The fatwas about Yezid are about cursing (la'net) him and accusing him of blasphemy (fatwas 8,9) since he betrayed the grand child of the Prophet (fatwa 10). For
İbn Kemal, no action is required for cursing Yezid, but one should not claim blasphemy because ofkilling the grand child of the Prophet. Nevertheless, İbn Kemal says that it is possible to accuse Yezid ofblasphemy because he wrote a verse praising wine (fatwa
İbn Kemal's further commenting on Yezid's blasphemy, although he answered the question presented to him adequately, seems interesting. Fatwa 9 shows that İbn Kemal personal thought was in favor of Y ezid. İbn Kemal says that accusing Y ezid with blasphemy requires repentance, because the companions of the Prophet (sahaba) prayed behind Yezid when he was the imam: ifYezid were blasphemous then this would mean the companions of the Prophet made a mistake by accepting Y ezid as their imam, and attributing such a mistake to the companions of the Prophet requires repentance. İbn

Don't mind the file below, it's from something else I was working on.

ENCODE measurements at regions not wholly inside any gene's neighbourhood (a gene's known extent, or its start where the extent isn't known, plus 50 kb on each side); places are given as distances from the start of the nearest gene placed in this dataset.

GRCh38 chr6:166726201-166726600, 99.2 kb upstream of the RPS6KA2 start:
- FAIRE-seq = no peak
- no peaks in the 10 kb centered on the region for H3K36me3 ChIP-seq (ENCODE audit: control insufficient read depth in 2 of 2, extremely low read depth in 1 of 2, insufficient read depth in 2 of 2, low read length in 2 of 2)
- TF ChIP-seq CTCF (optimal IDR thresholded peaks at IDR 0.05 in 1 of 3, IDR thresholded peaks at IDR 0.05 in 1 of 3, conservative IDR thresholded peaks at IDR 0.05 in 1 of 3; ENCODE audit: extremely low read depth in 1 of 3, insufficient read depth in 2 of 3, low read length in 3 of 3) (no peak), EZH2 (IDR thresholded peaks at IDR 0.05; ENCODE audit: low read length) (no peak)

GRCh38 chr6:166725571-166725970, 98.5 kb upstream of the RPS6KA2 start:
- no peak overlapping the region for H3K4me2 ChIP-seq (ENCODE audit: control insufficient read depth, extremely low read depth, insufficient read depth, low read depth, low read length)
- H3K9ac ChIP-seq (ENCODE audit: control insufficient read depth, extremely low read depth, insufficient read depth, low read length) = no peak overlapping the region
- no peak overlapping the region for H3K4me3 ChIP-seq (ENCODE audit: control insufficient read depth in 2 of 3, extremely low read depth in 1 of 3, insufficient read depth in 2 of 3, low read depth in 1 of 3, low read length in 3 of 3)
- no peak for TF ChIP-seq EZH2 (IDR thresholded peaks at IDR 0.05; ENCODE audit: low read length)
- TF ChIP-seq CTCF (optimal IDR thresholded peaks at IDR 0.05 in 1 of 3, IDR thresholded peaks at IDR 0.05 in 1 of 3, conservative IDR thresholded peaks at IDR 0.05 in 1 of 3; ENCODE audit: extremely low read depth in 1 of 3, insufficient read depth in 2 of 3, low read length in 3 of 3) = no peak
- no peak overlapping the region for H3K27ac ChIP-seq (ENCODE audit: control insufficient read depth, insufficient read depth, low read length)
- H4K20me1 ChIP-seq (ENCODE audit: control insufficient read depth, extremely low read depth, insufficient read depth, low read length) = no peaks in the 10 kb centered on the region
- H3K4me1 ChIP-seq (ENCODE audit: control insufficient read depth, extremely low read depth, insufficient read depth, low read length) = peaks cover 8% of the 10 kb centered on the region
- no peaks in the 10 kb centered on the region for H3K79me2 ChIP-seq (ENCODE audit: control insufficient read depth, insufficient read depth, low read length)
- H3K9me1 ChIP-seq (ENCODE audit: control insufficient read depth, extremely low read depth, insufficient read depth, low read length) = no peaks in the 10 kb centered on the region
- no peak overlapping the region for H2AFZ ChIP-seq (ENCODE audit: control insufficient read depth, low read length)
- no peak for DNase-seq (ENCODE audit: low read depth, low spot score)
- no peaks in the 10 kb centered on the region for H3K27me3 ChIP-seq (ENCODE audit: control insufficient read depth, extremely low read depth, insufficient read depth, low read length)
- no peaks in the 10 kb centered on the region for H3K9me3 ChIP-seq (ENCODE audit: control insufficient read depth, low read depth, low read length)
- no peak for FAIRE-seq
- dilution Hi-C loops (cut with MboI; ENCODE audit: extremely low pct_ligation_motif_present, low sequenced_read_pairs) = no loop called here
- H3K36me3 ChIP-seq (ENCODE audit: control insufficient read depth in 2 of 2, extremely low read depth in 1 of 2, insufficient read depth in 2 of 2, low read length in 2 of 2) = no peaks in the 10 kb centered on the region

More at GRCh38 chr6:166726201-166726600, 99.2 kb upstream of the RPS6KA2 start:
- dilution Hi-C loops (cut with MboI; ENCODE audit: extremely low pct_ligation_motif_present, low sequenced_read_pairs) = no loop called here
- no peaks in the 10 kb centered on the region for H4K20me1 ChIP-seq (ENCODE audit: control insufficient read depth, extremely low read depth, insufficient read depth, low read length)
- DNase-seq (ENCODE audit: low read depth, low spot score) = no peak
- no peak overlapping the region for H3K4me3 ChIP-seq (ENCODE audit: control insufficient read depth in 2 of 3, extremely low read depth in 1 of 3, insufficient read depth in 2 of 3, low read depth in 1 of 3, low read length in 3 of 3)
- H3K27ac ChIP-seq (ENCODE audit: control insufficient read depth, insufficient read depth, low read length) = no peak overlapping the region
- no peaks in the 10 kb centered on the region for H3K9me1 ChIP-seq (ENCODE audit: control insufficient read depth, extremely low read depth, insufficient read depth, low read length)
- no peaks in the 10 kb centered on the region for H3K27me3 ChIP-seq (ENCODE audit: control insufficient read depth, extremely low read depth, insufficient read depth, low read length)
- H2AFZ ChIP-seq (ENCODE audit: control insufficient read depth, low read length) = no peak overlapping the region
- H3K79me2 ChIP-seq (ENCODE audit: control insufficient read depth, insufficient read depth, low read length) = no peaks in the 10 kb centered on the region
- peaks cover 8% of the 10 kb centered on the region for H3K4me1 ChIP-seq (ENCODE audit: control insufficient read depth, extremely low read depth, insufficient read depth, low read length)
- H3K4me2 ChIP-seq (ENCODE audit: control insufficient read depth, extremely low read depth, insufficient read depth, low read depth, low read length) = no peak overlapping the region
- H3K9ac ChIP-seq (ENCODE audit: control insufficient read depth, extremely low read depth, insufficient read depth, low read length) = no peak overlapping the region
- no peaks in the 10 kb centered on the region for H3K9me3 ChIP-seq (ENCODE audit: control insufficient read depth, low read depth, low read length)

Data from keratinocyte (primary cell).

Kemal hel d the opinion that the companions of the Prophet confirmed Y ezid's faith by praying behind him.
Despite this İbn Kemal recognized the possibility ofYezid's blasphemy, which is a Shi'ite claim. This recognition ofhim could not be due to a Shi'ite sympathy: it was stated above that İbn Kemal was among the 'ulama who legitimized action against the
Rafızls. There remains a speculative explanation for the question why İbn Kemal tried to legitimize a Shi'ite claim about Yezid's blasphemy.
According to an Islamic interpretation accusing a Moslem ofblasphemy, although he is not really so, makes the person who makes the accusation blasphemous. In